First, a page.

Top 2020 Resolution For Poets And Humanity.


New Year’s Resolution for 2020

magine it were possible to carry out a worldwide referendum allowing every human being to weigh in on the question: “Should mankind finally put an end to wars and establish, – starting in 2020, for the 1st time in the history of life on planet Earth – true and long-lasting universal peace?”

Most would likely envision the answer to such a potential voting process to be an overwhelming and unmistakable “Yes!”, with the percentage of world citizens voting in the affirmative approaching 99.99%, excluding the infamous .01% who rely on mass-murderous wars of aggression to maintain their wealth, power and accompanying ultra-privileged lifestyles.

Perhaps the most beneficial #1 New Year’s Resolution for 2020 embraced by humanity relates to manifesting into Earthly reality, for the health, happiness and well-being of this and future generations, that same imaginary referendum-decided goal: Establishing World Peace.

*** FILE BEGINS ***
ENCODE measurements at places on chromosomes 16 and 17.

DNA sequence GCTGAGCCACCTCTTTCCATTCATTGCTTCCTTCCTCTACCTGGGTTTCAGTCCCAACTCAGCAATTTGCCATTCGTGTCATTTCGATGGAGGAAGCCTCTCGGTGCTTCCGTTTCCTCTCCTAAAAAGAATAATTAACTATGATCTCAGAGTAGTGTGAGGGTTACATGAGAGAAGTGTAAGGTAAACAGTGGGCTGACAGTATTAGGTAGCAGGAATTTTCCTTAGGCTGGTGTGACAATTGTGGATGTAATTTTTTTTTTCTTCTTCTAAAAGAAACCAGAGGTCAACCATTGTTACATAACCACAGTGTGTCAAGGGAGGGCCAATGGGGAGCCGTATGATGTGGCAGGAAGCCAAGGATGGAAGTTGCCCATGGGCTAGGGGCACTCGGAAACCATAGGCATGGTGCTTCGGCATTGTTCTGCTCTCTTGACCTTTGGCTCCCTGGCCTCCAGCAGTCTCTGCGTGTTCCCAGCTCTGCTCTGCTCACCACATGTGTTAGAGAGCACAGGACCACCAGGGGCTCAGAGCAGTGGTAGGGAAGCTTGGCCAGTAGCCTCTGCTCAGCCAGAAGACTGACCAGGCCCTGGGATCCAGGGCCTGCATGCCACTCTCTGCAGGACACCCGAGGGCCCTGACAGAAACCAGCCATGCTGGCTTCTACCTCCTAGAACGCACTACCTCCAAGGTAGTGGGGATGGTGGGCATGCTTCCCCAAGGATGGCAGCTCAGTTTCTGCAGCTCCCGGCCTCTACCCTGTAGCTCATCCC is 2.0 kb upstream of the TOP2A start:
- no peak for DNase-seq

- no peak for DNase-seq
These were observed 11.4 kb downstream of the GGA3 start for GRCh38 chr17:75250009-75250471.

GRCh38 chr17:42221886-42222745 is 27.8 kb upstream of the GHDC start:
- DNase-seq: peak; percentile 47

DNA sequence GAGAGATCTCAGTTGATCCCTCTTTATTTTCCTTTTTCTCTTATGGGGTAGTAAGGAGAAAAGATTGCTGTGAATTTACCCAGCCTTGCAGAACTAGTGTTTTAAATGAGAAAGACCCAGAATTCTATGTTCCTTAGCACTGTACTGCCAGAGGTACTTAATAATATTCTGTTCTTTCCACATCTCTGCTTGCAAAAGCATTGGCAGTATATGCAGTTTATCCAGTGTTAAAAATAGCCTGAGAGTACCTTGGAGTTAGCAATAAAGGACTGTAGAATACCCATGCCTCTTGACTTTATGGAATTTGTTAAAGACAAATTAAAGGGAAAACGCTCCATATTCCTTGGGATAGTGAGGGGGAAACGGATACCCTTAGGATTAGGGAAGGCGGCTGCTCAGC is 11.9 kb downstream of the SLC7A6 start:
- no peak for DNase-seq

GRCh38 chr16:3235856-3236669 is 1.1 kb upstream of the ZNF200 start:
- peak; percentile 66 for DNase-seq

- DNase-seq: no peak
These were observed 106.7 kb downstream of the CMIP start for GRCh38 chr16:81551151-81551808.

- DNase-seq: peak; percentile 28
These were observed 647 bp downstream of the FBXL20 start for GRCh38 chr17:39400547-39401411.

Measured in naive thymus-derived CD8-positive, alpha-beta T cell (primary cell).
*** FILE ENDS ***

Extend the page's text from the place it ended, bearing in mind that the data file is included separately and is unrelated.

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Men and women poets have expressed such ideal sentiments across time.

“The Persistence of Memory” by Salvador Dali – 1931

“The poet, described in ideal perfection, brings the whole soul of a man into activity, with the subordination of its faculties to each other, according to their relative worth and dignity. He diffuses a tone and spirit of unity, that blends, and (as it were) fuses, each into each, by that synthetic and magical power, to which we have exclusively appropriated the name of imagination.

“This power, first put in action by the will and understanding, and retained under their irremissive, though gentle and unnoticed, control (laxis effertur habenis – Meaning: Carried onward with loose reins; driven with loosened reins) reveals itself in the balance or reconciliation of opposite or discordant qualities; of sameness, with difference; of the general, with the concrete; the idea, with the image; the individual, with the representative; the sense of novelty and freshness, with old and familiar objects; a more than usual state of emotion, with more than usual order; judgment ever awake and steady self-possession, with enthusiasm and feeling profound or vehement; and while it blends and harmonizes the natural and the artificial, still subordinates art to nature; the manner to the matter, and our admiration for the poet to our sympathy with the poetry.”